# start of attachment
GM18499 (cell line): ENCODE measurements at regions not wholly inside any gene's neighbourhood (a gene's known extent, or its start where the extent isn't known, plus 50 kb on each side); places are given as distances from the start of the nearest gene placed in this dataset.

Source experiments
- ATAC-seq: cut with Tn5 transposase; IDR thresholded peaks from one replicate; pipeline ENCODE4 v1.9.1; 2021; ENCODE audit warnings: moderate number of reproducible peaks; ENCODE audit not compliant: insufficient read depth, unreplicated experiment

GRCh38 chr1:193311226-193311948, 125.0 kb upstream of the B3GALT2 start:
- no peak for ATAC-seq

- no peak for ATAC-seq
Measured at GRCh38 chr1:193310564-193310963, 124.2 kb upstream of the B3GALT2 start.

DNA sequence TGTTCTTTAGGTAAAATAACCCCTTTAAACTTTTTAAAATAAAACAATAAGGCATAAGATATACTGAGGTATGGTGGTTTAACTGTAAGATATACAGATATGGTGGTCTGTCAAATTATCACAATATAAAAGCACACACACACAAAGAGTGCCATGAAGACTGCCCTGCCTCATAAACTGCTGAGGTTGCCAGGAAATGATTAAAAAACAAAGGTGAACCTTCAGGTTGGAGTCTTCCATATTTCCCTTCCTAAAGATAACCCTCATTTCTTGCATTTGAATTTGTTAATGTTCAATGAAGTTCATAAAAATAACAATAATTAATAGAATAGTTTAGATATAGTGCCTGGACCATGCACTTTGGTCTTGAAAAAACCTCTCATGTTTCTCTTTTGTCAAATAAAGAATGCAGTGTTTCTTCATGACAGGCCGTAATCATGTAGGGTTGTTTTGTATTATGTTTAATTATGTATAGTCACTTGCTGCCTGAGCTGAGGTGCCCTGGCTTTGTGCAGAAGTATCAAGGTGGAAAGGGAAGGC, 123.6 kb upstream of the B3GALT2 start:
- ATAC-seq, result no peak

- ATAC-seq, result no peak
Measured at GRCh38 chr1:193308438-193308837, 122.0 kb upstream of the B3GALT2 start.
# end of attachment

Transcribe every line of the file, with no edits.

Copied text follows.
GM18499 (cell line): ENCODE measurements at regions not wholly inside any gene's neighbourhood (a gene's known extent, or its start where the extent isn't known, plus 50 kb on each side); places are given as distances from the start of the nearest gene placed in this dataset.

Source experiments
- ATAC-seq: cut with Tn5 transposase; IDR thresholded peaks from one replicate; pipeline ENCODE4 v1.9.1; 2021; ENCODE audit warnings: moderate number of reproducible peaks; ENCODE audit not compliant: insufficient read depth, unreplicated experiment

GRCh38 chr1:193311226-193311948, 125.0 kb upstream of the B3GALT2 start:
- no peak for ATAC-seq

- no peak for ATAC-seq
Measured at GRCh38 chr1:193310564-193310963, 124.2 kb upstream of the B3GALT2 start.

DNA sequence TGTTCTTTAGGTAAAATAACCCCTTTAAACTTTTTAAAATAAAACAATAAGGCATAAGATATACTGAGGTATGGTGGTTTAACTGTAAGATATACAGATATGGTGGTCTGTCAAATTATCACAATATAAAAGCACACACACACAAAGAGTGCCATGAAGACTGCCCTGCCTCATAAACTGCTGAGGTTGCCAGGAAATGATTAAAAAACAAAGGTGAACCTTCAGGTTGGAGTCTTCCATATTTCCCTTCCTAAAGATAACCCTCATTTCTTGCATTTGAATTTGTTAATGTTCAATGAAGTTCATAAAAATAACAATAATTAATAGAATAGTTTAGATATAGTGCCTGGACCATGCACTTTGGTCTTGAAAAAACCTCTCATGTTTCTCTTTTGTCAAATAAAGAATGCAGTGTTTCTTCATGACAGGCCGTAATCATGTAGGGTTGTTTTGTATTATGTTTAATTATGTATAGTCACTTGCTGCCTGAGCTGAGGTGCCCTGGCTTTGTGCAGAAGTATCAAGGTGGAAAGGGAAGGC, 123.6 kb upstream of the B3GALT2 start:
- ATAC-seq, result no peak

- ATAC-seq, result no peak
Measured at GRCh38 chr1:193308438-193308837, 122.0 kb upstream of the B3GALT2 start.